The DX1cen signal is sent as a digital control signal of a discrete value and is a corner velocity demand based on modal stiffnesses and damping.
The central control device 500 also calculates and generates two further control signals to sent to corner control device 100, Fcor1 and Xreq1, which shall now be described.
Four signals X1req, X2req, X3req and X4req are generated by the central control device for each of the corner control devices 100, 200, 300 and 400. The signals are displacement demands for the actuators requesting displacements of the actuators to counteract displacements of the wheel and hub assemblies due to deflection of the tires and isolators (eg 28) under dynamic loading. The X1req signal is calculated as follows.
Firstly a series of dynamic modal displacements are calculated by using a model of a modal spring to represent tire/isolator stiffness as can be seen in FIG. 5. The model is used to calculate what displacment of the wheel and hub assembly will result from dynamic forces applied to the tire and isolator. The modelled spring is used to represent the compliance of the tire and isolator. The mass/spring equation for the system may be written for dynamic modal heave as follows:
Hfdyn=dynamic modal heave (hereinbefore described)
IHKt=inverse of tire/isolator stiffness in modal heave
Hreq=required ride height
Hxdyn=dynamic modal displacement of unsprung masses from the sprung mass
Scaling with a scaling constant K3 to ensure best use of process or capacity the system uses the following
Similarly for pitch, roll and warp:
Preq=required pitch of vehicle
IPKT=modal stiffness of tires/isolators in pitch
K4 =scaling constant for best use of processor capacity
Rreq=required roll attitude of vehicle
IRKt=modal stiffness of tires/isolators in roll
K4 =scaling constant (described above)
Wreq=required warp of vehicle
IWKt=modal stiffness of tires/isolators to warp
K4 =scaling constant (described above)
The Wreq is an optional term that can be used as a bias term proportional to the modal warp calculated from the force measurements at the actuators, since it is preferable to have a warp force on the vehicle body during cornering to assist steering.
From Hxdyn, Pxdyn, Rxdyn and Wxdyn are calculated dynamic displacements required of each actuator, the X1req, X2req, X3req signals. The calculation for X1req is as follows (the calculation for X2req, etc, being similar):
X1req=required displacement of actuator controlled by control device 100
IVrfHO,IvrfPO, IVrfRo,IVrfWO=scaling factors to convert modal displacements demands to the co-ordinates of the actuator controlled by control device 100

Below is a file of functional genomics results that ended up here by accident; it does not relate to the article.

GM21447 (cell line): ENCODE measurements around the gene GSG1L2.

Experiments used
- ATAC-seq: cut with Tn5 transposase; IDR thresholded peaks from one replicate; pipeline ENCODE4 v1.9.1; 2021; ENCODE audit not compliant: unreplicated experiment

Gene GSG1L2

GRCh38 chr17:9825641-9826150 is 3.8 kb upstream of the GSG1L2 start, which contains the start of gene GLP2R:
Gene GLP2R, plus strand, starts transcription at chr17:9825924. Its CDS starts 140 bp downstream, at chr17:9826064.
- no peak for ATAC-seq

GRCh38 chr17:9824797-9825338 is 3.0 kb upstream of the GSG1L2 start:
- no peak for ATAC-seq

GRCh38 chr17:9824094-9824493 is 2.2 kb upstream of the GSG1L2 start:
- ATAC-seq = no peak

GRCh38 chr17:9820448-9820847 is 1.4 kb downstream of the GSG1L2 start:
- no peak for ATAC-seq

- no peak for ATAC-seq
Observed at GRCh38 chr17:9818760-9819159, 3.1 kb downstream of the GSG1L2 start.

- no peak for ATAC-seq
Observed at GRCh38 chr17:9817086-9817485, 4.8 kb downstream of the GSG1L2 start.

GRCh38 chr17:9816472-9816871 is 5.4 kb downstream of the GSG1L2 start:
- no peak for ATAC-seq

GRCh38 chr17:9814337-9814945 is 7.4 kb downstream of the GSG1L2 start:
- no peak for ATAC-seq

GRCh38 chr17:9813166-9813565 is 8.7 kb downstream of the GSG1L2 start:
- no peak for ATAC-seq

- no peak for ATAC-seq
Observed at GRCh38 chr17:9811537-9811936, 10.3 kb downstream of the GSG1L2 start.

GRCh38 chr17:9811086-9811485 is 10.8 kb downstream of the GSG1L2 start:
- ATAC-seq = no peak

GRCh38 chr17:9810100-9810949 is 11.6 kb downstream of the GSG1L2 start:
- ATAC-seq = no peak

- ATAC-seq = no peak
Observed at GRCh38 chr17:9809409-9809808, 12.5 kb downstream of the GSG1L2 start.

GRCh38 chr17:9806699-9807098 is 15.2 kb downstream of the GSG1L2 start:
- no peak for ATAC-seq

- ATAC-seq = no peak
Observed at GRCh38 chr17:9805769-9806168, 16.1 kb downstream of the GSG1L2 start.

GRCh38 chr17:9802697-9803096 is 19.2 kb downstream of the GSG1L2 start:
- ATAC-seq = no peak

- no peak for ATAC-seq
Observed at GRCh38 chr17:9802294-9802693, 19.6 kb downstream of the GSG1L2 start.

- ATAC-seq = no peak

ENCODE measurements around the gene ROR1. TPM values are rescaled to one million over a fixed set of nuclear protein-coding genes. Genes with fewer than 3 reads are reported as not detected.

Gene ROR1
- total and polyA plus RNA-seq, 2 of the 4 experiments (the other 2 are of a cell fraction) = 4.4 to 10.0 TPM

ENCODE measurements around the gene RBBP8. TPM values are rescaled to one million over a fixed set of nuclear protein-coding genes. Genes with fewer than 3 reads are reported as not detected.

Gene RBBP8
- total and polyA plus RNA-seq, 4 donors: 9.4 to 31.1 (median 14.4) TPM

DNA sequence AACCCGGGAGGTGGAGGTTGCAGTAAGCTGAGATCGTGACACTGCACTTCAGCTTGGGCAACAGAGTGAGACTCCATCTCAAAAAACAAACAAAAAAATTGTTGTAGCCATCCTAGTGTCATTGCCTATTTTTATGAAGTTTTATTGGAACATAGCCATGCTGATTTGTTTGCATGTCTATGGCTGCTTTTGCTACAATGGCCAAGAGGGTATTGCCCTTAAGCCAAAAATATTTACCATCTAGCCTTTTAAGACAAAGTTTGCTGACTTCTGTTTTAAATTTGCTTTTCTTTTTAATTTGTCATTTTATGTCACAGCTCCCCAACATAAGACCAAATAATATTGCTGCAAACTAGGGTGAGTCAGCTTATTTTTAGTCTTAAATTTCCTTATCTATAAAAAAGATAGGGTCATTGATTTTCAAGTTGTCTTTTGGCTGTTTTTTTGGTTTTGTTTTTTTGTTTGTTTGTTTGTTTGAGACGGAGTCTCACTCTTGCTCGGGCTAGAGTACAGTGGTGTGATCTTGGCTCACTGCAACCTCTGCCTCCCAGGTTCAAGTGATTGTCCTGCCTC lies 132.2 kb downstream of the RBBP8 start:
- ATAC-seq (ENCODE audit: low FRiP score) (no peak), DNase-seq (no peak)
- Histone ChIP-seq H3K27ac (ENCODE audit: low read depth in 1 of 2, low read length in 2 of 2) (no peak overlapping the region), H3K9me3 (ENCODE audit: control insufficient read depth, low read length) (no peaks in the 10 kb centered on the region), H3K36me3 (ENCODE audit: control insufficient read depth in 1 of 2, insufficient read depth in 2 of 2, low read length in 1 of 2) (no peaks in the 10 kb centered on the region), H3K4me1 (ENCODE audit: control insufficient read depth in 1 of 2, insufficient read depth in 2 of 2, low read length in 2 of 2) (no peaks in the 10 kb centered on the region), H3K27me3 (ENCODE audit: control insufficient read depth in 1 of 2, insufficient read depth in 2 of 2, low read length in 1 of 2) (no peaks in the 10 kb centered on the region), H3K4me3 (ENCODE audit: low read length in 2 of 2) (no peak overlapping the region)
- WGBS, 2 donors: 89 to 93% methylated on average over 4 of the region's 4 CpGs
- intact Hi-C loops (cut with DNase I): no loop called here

It can therefore be seen that the actuators are controlled to extend to compensate for flexing of the isolators and tires under dynamic loading.
The Xreq signals are digitally filtered by the central control processor to smooth changes in value and then are converted back into modal co-ordinates and combined with modal displacements calculated from the measured displacements of the actuators, to arrive at values of Hxs, Pxs, Rxs, Wxs, the displacement of the modal springs and dampers in the force modes of Heave, Pitch, Roll and Warp. The Hxs, Pxs, Rxs and Wxs terms are then used in the calculations of modal velocity demands from the forces measured by the load cells and the displacements measured by the L.V.I.T.'s.
The central control device also sends load correction terms to each corner control device; F1cor, F2cor, F3cor and F4cor. The load correction terms are calculated to account for forces transmitted to the vehicle body not measured by the load cells, both due to the springs in parallel with the load cell and the imperfections in the physical suspension system, and also to remove from the detected force at the load cells dynamic forces resulting from the inertia of the vehicle (Hfdyn, Pfdyn, Rfdyn and Wfdyn).
The correction terms for unmeasured loads are determined by controlling the actuators to extend whilst the vehicle is stationery and measuring the forces that arise when the vehicle body undergoes heave and roll when the vehicle is stationary.
The Corner Control Devices
Each of the corner control devices controls just one actuator. Each receives analogue signals from the load cell attached to the actuator and from the L.V.I.T. arranged to measure the expansion of the actuator and from the hub accelerometer attached to the relevant wheel and hub assembly. Each corner control device also receives from the central control device in digital signals the Fcor, Xreq and DXcen signals already described.